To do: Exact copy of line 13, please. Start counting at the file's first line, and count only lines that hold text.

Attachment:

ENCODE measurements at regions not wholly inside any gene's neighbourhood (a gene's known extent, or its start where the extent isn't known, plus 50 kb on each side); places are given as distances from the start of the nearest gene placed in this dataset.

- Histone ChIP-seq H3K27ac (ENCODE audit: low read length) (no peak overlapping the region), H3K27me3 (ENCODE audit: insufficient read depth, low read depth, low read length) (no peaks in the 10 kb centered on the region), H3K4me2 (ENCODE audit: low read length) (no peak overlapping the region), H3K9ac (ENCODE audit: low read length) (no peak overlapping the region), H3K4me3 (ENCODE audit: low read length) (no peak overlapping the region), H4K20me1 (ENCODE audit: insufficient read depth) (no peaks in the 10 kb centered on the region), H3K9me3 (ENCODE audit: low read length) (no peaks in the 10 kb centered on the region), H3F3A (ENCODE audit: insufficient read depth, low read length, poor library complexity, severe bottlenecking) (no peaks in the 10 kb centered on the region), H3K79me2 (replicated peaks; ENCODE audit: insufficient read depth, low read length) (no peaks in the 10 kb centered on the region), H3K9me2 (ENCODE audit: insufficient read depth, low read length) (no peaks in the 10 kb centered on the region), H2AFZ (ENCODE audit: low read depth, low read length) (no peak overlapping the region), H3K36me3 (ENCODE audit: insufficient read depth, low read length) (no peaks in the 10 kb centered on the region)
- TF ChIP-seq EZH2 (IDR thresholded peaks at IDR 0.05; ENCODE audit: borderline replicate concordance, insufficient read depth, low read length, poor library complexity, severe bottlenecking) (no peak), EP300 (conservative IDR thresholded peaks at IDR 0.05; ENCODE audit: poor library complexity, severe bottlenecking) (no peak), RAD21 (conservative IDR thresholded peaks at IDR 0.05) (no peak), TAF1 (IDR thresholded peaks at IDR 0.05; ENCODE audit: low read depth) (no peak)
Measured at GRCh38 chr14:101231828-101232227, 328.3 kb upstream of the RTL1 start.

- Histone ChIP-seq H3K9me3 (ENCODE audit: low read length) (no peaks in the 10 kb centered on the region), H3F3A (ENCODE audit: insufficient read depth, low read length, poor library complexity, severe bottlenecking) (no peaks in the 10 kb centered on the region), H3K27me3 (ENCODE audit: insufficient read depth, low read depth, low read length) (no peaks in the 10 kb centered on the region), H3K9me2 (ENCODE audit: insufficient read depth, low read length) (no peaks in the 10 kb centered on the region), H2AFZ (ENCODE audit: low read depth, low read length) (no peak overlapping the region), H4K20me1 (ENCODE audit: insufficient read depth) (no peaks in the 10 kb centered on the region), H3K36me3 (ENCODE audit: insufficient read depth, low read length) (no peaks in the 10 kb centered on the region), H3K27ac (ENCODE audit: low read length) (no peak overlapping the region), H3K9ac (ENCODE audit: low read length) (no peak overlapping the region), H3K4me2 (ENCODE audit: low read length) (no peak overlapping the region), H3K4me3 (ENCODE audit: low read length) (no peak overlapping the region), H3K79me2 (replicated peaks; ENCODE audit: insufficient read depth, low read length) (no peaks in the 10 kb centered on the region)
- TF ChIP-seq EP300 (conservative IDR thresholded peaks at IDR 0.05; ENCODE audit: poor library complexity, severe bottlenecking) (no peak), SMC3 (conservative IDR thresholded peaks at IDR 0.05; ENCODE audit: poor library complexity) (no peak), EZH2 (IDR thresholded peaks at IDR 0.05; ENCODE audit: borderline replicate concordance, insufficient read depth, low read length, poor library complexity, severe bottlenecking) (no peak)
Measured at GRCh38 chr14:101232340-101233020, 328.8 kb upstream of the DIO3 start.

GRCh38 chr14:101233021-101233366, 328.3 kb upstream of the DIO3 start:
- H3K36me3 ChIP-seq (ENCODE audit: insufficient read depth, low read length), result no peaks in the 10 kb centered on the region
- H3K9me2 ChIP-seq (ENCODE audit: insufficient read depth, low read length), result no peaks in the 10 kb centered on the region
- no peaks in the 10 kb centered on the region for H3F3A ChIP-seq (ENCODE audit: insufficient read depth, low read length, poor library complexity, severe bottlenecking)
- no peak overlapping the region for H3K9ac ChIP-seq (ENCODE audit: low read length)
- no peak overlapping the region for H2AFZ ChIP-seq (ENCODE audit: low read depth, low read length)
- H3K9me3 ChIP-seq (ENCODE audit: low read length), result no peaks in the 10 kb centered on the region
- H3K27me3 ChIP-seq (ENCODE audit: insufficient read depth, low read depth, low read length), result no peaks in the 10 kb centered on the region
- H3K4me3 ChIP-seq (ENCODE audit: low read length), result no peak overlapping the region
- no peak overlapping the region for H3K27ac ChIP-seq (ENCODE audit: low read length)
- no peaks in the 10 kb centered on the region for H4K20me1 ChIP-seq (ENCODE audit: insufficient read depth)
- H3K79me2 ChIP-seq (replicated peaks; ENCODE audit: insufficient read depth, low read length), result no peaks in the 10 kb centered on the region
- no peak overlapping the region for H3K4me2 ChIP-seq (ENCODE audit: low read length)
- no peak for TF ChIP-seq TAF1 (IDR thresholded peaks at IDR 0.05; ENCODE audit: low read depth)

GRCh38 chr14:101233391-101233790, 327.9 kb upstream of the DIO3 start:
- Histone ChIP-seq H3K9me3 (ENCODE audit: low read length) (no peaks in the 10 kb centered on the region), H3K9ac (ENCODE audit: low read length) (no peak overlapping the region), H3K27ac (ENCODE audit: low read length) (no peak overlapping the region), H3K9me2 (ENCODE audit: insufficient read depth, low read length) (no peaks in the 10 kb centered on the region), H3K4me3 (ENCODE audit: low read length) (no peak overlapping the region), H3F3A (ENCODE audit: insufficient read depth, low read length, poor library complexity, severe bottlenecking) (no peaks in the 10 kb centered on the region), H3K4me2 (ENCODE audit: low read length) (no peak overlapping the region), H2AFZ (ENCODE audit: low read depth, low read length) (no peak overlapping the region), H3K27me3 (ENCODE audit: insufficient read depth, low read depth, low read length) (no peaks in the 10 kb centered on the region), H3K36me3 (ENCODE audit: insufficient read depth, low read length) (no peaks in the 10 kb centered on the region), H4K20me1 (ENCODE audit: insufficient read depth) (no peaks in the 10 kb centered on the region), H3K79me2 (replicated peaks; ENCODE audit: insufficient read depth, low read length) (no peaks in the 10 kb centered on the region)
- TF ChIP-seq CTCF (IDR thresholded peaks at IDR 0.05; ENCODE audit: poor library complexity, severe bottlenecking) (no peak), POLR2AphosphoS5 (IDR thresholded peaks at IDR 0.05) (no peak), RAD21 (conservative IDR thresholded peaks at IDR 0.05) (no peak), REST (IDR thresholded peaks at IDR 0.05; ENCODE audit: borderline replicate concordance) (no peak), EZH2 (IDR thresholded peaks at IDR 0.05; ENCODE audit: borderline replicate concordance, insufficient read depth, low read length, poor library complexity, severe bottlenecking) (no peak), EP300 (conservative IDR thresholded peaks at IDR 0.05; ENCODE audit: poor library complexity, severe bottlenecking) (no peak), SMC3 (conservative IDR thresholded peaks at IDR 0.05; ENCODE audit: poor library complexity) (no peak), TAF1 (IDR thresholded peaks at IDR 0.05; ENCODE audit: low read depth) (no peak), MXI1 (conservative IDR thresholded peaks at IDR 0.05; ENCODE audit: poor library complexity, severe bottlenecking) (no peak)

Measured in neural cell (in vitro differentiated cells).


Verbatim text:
- no peak overlapping the region for H2AFZ ChIP-seq (ENCODE audit: low read depth, low read length)